Lesson 2.2: A Simple Way to Find Out “Do I have depression?”
Depressed in Beijing? Sometimes we do not know if our bad mood has gone out of the norm and become a depression.
Welcome to lesson 2.2: How do I know if I have depression? Please read lesson 2.1 if you need a refresher about what the symptoms of depression are. Today we will be speaking about self-assessment. When we speak about depression within a community or at an event, one of the most frequently asked questions is:
“I sometimes feel sad, very stressed, and depressed. But how do I know if I have depression or not?”
Do I have depression?
Online depression self-assessment tools provide great access to awareness of your mental health. Sometimes, they are called “mood-assessment tools.” The tool is often designed in the format of a questionnaire, which with your answers generates a score to determine your mood, and, accordingly, to recommend some excellent resources to help you better understand how you feel. While there are many tools available online, the quality of these platforms varies. It’s very dangerous to use tools from unknown resources as they can misguide or mislead you.
One of the most recognized, reputable, well-researched, and widely used tools is the Patient Health Questionnaire (PHQ). It was designed for use in the primary care setting, but later became a public domain resource that is available without cost in several languages.
If you want to take this test, we recommend you to take the test on the website of Mental Health America, a leading community based NGO in the United States since 1909 with the mission of helping people to achieve wellness by living healthier mental lives. Here’s PHQ-9 in an online assessment friendly format.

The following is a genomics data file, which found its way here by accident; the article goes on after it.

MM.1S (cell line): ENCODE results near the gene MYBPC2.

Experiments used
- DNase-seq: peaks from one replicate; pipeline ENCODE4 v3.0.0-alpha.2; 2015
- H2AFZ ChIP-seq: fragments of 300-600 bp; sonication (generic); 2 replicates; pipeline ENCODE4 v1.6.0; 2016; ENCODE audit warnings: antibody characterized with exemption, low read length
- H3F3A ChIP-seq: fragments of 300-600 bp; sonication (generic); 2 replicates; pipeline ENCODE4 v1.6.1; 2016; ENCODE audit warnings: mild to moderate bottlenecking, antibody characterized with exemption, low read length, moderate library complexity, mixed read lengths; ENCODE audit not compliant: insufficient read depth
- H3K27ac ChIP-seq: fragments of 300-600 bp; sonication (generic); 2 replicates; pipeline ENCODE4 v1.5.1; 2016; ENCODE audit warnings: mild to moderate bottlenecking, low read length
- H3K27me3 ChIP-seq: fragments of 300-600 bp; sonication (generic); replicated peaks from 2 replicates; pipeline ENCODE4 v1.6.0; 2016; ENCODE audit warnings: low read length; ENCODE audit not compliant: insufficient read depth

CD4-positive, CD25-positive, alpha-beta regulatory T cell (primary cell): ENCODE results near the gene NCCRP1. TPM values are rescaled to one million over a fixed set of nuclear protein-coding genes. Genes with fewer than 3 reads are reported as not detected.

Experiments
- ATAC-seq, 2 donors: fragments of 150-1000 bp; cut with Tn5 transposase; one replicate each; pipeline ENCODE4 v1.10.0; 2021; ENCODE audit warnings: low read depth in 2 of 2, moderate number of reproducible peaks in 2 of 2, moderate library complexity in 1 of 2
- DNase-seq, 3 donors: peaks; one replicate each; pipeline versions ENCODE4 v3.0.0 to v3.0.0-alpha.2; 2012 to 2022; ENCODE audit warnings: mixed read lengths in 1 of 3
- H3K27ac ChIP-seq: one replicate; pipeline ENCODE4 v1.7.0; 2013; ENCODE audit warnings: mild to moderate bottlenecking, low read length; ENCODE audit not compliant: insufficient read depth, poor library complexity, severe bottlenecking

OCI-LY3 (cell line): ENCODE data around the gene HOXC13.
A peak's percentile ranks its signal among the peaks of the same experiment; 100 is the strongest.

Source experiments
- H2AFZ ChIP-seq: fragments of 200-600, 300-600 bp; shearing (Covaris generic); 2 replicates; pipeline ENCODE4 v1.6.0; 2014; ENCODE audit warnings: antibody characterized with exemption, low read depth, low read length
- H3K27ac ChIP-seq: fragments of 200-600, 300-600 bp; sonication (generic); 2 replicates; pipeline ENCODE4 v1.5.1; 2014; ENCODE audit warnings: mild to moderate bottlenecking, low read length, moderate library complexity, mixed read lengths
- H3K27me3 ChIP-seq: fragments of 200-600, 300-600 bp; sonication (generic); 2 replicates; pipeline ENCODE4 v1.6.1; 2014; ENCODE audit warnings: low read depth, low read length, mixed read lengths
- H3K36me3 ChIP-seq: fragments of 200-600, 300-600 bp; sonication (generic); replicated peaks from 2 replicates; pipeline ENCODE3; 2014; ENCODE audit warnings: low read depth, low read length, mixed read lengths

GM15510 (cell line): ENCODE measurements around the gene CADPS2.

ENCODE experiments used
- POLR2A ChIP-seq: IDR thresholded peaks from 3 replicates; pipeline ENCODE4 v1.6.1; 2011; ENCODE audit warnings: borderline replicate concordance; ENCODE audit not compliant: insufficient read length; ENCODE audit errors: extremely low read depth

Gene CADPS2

Resources and reminders will be provided after your submission of your answers. We particularly like the remarks for results that show signs of depression: they recommend you to also take the bi-polar disorder screening to increase the accuracy of the self-assessment. It’s very important to know this, so as to consider the appropriate treatment (e.g.: medication, etc.). While the causes and effects of different psychiatric disorder are often worlds apart, their symptoms can be misleadingly similar.
Important Reminder to our Audience
Never ever trust an assessment from an unknown or unverified resource.
Self-assessment tools are not diagnostic tools, they are meant only for self-assessment.
You can use this questionnaire to monitor your moods and patterns over time but remember, it is not meant to replace a consultation with a psychologist if you are struggling.
If your score comes out alarming, please know that it’s common to experience depressive episodes in life. Our “Depression Essential Series” provides you with the fundamental knowledge you need to cope with depressive moods or episodes:
Lesson 1: an overview of depression around the world;
Lesson 2: the symptoms of depression in detail to be used as a reference for your own moods;
Lesson 3: the causes of depression in detail (looking at neurological, biological and genetic factors).
Just know that when our brains are unwell, it takes time to get recover. There is no shame in experiencing difficulties with any organ (just like our liver or lungs), brains included. Your own awareness, patience and self-love during this time will help you to heal faster.
Lastly, if you find yourself struggling alone, just know that you don’t have to struggle alone. We have a peer support group in Beijing that meets every other Tuesday, and we support each other when we go through episodes of depression, mania or anxiety.
Take a look at what Kristen Bell recently said about anxiety and depression. It's a heartfelt and informative read.